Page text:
Network File Systems continue to evolve as improvements to the two dominant protocols, SMB3 and NFS, are developed. This session will explore recent improvements in SMB3 including security enhancements, and new performance and clustering features. For NFS it will describe advances in NFSv4.2 including FlexFiles and copy offload. The open source Linux implementations of the kernel clients for these protocols are among the more actively developed file systems in Linux, and this presentation will discuss what has changed in the client implementations, as well as in the popular Samba file server and nfs kernel server. With recent kernel changes like blazingly fast copy with file range cloning, and kernel support for RichACLs and extended stat (xstat) nearing completion, and the great clustering and HA features in these protocols, it is an exciting time for network attached storage.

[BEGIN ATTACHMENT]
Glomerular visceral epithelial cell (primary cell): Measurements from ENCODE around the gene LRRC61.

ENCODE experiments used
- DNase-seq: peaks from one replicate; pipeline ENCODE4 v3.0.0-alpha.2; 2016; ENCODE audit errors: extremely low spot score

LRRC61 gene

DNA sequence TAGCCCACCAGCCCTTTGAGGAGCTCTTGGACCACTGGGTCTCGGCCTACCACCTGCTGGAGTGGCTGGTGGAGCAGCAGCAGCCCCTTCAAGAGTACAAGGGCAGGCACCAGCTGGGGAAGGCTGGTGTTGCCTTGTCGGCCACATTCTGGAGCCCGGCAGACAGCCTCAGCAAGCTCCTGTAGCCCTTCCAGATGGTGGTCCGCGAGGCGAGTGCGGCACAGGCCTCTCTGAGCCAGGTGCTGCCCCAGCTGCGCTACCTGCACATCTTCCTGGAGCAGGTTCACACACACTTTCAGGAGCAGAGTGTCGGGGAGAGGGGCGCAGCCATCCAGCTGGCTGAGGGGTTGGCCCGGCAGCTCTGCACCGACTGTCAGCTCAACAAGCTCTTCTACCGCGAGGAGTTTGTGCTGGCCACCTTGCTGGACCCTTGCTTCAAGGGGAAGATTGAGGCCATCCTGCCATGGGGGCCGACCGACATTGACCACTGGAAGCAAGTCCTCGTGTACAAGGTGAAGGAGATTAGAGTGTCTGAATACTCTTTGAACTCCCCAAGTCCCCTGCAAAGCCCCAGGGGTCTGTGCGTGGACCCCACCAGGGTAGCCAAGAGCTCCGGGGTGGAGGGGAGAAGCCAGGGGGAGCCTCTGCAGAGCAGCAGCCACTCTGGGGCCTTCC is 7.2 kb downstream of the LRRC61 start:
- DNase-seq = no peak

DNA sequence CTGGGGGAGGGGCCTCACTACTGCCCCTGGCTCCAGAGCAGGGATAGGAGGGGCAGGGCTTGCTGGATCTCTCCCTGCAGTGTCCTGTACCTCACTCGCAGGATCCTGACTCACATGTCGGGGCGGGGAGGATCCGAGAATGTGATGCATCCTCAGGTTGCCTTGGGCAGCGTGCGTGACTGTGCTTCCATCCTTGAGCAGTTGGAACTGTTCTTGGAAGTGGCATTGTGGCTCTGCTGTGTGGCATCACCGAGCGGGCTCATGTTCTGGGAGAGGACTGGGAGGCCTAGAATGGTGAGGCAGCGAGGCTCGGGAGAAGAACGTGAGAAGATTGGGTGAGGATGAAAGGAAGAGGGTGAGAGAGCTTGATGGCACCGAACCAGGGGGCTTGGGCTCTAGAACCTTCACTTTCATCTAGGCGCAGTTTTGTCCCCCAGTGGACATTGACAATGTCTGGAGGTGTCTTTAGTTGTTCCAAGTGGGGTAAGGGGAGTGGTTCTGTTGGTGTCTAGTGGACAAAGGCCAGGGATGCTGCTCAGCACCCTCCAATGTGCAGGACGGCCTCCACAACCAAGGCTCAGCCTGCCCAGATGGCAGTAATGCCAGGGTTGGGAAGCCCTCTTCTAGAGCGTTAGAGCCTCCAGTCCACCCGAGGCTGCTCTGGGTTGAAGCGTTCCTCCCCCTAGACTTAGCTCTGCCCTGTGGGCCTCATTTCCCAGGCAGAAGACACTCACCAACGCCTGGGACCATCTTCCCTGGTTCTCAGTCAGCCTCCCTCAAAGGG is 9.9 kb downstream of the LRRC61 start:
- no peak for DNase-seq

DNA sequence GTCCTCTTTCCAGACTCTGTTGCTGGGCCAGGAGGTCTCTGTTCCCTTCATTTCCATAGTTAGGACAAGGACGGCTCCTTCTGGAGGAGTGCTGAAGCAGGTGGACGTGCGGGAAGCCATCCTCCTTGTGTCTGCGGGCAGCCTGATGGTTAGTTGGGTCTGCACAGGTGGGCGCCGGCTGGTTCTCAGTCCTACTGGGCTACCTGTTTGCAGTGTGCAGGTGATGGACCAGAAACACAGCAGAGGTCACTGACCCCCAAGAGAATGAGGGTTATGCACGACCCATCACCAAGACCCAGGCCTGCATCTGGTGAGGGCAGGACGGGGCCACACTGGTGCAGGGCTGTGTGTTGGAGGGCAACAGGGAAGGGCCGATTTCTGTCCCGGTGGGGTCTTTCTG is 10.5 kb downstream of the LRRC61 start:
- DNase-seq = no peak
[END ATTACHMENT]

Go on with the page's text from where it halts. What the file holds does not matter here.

Topics will include:
Features and limitations of the SMB3 support in Linux SMB3 client and Samba server
Features and limitations of the NFS client and server in Linux
Understanding differences between the most current versions of the NAS protocols, NFSv4.2 and SMB3.1.1, and which is is better for common use cases.
Recommended configuration choices.
The speaker is a member of the Samba team, and also the author and maintainer of the cifs file system in the Linux kernel (which provides CIFS and SMB3 support for network interoperability with Windows, Mac and various NAS filers). He is a Principal Engineer for Protocols for PrimaryData Inc.